Saturday, November 01, 2003

Peak of pupping has arrived and we tagged nearly 40 pups on Friday. This year it appears there will be fewer pups than last year - the
number of pups tagged per day is tracking the progress from 2001, when a total of 350 pups were born on the study area. Last year there
was a total of 400 pups born. And, in years prior to 2001, there were typically 500 or more pups tagged each year. We're not sure what
exactly determines the number of pups born - but that is one of the reasons we are down here. With this data in hand, we can explore
relationships between population changes and factors like sea ice dynamics (the ice edge is very close this year as compared to the past
few years) and marine resources. How much is available for seals to eat, and are they creating enough fat reserves to undergo the stress of
producing offspring? The females do little to no foraging while nursing their pups, so they must have enough fat reserves to both ensure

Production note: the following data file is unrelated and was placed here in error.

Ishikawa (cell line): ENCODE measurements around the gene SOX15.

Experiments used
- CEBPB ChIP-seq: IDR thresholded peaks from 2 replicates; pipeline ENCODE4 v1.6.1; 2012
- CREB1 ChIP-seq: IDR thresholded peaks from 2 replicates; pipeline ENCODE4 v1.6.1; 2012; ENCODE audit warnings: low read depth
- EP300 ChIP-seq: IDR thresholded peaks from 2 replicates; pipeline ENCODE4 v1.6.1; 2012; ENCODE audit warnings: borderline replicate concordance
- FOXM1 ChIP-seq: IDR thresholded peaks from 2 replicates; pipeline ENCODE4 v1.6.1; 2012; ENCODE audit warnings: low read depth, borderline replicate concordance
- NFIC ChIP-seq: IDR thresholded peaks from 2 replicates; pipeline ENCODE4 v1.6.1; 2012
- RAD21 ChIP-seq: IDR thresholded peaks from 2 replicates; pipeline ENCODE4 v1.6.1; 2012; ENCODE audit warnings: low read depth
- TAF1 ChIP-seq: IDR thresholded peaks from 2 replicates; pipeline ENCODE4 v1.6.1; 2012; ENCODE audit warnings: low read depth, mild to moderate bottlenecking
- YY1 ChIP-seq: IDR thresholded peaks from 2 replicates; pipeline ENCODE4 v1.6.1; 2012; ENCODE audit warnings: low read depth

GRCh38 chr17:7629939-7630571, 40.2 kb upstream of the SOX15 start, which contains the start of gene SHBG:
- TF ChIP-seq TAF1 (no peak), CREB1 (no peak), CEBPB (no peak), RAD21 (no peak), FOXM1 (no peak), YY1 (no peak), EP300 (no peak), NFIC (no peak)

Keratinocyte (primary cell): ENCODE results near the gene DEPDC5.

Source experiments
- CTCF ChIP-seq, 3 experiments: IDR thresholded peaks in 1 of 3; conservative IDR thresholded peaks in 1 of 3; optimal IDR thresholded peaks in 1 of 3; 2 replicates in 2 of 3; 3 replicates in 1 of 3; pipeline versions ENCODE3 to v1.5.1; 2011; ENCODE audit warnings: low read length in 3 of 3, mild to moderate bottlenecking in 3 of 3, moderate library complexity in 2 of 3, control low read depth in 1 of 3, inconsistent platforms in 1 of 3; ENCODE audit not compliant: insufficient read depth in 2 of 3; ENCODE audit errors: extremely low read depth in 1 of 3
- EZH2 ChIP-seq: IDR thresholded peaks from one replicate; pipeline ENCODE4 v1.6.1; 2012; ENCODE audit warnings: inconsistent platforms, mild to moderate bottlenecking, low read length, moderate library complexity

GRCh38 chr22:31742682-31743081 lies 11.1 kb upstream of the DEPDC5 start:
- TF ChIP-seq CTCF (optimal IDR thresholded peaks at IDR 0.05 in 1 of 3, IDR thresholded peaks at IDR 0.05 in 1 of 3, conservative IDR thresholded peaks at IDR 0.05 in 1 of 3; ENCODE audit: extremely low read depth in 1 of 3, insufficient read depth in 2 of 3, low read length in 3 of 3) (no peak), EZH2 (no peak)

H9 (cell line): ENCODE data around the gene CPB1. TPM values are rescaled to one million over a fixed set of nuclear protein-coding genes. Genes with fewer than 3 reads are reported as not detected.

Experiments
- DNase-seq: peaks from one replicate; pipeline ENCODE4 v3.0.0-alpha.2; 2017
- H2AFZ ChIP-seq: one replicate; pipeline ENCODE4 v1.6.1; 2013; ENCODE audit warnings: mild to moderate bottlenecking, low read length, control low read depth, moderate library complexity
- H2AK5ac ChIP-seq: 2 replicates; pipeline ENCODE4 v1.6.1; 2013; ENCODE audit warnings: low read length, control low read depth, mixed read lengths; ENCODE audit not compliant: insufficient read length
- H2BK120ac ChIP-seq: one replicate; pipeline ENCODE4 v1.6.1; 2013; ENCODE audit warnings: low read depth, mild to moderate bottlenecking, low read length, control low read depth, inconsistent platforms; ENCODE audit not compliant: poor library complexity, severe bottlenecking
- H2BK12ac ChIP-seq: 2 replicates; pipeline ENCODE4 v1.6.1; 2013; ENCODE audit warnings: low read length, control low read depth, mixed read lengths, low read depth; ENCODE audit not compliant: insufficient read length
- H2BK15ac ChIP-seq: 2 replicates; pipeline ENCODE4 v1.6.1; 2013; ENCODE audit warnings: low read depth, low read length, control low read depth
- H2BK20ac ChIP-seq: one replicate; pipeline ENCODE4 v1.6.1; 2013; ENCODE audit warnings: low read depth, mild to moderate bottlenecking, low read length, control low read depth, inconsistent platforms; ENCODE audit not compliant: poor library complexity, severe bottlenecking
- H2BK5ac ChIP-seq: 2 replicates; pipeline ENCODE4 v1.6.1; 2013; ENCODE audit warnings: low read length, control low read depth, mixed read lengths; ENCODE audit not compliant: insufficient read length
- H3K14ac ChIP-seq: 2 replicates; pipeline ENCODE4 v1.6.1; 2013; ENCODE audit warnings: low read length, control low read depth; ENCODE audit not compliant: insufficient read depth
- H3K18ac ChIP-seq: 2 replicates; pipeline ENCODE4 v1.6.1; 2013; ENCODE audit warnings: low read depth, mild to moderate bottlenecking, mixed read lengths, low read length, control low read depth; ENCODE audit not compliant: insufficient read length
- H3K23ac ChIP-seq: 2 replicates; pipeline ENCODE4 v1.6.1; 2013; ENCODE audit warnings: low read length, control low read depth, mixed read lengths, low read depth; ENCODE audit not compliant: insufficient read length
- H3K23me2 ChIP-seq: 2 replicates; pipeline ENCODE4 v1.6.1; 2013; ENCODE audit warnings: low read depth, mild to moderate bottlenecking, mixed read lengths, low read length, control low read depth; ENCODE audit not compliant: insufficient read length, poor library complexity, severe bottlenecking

their own survival during the 5-6 week nursing period, and be able to produce milk for the pup which is extremely high in fat content.

While pupping goes on apace, we the members of the seal crew continue to go out to various colonies every day on our snowmobiles and look
for newborns to tag, as well as adult seals who may have lost or broken their tags. We will do this for about another week, then begin a
series of population censuses on the study area. We will be out at our field camp for about another 5 weeks. Here are a few photos of our
camp nestled in its scenic location on the North side of Big Razorback Island.



Our camp on the sea ice. Big Razorback Island on the left.



A closer view of camp, showing our fleet of snowmachines, and our fancy 2003 model outhouse in the foreground.



Snow clouds encroaching from the east (behind the photographer).

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